Tell Us

Tell us: How are you preparing for the Orange Line shutdown?

We want to know your plan to get through the upcoming 30-day closure.

Jonathan Wiggs/Globe Staff
The MBTA's new Orange Line train cars.

Commuters and MBTA officials are bracing themselves for the impending month-long shutdown of the Orange Line. Starting the night of Aug. 19, riders will have to rely on an alternative option for their typical commute.

As initially promised, the MBTA will run shuttle buses or vans at every stop along the Orange Line. Additional Silver Line buses will run downtown, and riders can utilize the Green, Red, and Blue lines where possible.

Commuter rail trains will be free of charge to riders with a CharlieCard or CharlieTicket at Forest Hills, Ruggles, Back Bay, North Station, Malden Center, and Oak Grove, and Bluebikes will also be free for the duration of the shutdown.


Boston Mayor Michelle Wu said expanding access to bicycles is “just one way the city is working to provide alternate routes of travel during this unprecedented shutdown.”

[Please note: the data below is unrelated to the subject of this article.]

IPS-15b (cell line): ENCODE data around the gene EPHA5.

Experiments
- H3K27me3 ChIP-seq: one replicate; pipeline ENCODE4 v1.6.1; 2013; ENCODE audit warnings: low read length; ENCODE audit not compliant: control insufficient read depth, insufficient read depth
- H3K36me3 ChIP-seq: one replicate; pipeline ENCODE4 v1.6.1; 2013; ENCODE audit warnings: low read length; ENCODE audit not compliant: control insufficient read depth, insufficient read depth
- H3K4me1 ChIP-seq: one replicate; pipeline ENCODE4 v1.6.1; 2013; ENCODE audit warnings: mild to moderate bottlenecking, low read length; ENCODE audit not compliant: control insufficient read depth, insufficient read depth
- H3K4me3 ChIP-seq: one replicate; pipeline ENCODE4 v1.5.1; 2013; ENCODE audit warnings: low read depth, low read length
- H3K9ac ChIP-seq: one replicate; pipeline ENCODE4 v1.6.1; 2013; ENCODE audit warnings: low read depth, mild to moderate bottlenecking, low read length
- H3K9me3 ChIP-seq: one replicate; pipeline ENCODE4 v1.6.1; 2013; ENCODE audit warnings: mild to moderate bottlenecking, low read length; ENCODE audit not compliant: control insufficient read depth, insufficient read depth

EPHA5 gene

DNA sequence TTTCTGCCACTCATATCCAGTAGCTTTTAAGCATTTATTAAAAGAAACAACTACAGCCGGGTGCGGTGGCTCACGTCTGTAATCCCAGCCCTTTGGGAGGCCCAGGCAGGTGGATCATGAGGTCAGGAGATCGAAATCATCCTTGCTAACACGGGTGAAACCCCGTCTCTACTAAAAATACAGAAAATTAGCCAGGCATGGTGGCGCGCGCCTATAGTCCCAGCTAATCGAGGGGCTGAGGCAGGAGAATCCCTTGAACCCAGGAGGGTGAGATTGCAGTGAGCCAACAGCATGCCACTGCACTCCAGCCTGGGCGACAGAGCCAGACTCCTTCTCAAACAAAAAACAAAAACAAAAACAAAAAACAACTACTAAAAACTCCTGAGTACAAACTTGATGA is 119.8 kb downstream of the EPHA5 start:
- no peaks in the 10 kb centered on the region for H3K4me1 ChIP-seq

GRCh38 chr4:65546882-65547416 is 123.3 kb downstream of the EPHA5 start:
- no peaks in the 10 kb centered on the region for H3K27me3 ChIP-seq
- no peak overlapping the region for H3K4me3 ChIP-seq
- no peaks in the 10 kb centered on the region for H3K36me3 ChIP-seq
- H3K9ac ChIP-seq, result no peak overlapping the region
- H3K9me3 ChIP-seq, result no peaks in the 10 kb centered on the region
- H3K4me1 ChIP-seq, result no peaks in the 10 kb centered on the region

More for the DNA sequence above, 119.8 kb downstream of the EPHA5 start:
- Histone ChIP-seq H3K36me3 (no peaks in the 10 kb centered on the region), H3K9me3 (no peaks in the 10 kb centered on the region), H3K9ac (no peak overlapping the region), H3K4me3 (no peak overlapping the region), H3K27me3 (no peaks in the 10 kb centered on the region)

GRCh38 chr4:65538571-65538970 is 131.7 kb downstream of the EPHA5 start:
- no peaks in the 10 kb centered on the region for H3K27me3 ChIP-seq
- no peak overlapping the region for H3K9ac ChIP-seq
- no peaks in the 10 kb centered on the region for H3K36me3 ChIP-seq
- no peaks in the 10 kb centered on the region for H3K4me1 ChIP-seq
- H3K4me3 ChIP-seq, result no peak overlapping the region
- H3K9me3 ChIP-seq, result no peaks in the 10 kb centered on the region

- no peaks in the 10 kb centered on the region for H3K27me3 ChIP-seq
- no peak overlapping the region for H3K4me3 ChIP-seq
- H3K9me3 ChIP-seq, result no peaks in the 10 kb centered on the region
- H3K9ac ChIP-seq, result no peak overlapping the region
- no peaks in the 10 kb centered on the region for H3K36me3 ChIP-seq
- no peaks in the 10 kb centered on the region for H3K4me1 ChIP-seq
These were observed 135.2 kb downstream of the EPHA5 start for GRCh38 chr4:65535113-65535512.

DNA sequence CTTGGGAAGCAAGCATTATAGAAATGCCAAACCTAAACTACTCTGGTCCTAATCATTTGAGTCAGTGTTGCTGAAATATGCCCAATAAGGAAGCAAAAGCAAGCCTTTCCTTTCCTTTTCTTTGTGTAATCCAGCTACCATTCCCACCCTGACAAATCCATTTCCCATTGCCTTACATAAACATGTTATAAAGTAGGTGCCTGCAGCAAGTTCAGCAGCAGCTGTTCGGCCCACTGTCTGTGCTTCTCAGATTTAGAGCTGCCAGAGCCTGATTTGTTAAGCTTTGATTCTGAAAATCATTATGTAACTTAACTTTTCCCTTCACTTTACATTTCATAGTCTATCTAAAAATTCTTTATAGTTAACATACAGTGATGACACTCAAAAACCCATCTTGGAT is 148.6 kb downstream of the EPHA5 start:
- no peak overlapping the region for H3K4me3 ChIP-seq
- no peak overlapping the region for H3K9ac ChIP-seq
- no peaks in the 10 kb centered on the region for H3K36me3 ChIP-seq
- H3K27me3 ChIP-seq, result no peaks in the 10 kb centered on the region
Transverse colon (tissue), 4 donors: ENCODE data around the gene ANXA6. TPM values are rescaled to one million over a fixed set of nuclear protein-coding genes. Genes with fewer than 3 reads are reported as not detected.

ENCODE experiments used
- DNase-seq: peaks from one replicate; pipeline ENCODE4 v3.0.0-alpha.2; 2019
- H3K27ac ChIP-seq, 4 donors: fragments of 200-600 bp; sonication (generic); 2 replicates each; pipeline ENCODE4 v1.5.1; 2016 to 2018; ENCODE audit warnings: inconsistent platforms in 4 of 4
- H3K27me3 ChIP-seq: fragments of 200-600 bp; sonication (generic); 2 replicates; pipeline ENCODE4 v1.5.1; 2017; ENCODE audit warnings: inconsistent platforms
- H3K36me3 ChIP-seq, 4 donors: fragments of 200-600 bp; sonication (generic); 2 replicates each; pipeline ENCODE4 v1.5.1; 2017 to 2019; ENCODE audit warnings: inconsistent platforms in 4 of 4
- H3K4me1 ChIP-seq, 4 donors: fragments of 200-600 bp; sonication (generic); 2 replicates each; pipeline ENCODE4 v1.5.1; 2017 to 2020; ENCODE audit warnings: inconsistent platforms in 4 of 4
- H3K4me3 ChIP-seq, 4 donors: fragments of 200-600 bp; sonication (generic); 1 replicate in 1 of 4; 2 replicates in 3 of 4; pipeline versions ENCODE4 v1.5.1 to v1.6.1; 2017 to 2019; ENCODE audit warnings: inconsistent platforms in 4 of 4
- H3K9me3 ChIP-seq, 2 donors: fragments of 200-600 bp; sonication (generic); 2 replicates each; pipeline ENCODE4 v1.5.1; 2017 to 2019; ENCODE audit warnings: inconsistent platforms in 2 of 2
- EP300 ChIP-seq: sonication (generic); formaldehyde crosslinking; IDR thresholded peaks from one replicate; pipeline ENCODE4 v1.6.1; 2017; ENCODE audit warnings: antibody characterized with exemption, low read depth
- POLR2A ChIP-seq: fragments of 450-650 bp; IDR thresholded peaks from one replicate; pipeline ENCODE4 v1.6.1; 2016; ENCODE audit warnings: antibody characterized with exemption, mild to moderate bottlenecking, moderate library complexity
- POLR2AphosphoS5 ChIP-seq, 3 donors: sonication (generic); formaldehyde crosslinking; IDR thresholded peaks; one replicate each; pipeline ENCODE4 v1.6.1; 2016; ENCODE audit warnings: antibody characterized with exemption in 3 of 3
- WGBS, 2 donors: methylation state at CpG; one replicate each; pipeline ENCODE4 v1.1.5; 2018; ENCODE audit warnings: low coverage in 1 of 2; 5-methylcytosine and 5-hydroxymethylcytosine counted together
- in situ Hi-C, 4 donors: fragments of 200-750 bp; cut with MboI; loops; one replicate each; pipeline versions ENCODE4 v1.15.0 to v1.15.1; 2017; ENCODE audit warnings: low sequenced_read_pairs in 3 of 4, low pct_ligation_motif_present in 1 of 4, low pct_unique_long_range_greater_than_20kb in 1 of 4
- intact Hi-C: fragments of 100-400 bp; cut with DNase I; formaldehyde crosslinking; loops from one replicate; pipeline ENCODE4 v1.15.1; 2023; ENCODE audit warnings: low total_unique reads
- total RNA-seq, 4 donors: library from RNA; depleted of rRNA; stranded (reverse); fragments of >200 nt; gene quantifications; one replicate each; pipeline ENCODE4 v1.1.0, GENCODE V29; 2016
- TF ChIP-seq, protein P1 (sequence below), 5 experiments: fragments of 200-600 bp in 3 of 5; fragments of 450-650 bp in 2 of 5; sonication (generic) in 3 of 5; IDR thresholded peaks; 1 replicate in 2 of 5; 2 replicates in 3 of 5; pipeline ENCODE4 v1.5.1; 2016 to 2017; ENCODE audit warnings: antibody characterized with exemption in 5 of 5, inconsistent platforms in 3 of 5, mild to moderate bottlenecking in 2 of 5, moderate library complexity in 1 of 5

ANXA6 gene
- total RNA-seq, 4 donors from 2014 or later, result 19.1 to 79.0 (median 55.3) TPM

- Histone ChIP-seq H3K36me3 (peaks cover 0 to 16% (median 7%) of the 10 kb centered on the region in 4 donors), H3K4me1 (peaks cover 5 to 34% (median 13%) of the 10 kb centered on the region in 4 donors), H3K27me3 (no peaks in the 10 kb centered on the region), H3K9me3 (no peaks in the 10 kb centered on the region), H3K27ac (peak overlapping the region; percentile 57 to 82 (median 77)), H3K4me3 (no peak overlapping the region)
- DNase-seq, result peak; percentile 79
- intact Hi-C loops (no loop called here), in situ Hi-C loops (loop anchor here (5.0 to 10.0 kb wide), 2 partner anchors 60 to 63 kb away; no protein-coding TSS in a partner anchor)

“Our city departments are meeting daily with the MBTA to adjust shuttle routes, set bus priority lanes, and create multilingual signage,” she said. “As an Orange Line commuter, I will continue riding the MBTA to see firsthand how these alternate routes are working for our residents.”

When it was first announced that the Orange Line would shut down for 30 days, most readers told us they thought the closure was a necessary sacrifice to get the system in a better place. Many readers, however, feared that the shutdown would be extremely disruptive to their schedules. Tim K., who lives in Jamaica Plain, called the shutdown “devastating.”

“It will be virtually impossible to get to work on time. For me personally, the 39 bus could be an alternative, but unless they increase the frequency substantially, it won’t be viable,” he said. “When will the T/Commonwealth realize that the T is not a luxury, not an option, it’s a necessity for the vast majority of the riders? We have no other choice.”


Teddy C. from Medford said the halt in service was going to cost him nearly $600 extra every month on other modes of transportation. 

“With a recession and everything becoming more expensive this is an unexpected budget item that was not part of my monthly expense,” he said. 

If you typically rely on the Orange Line, how will you have to change your routine to accommodate the shutdown? Will the MBTA’s plan to get riders through this pause be enough to ease your commute? 

Tell us how you’re preparing for the 30-day service pause by filling out the survey below or emailing us at [email protected] and we may feature your response in a future article on or on social media.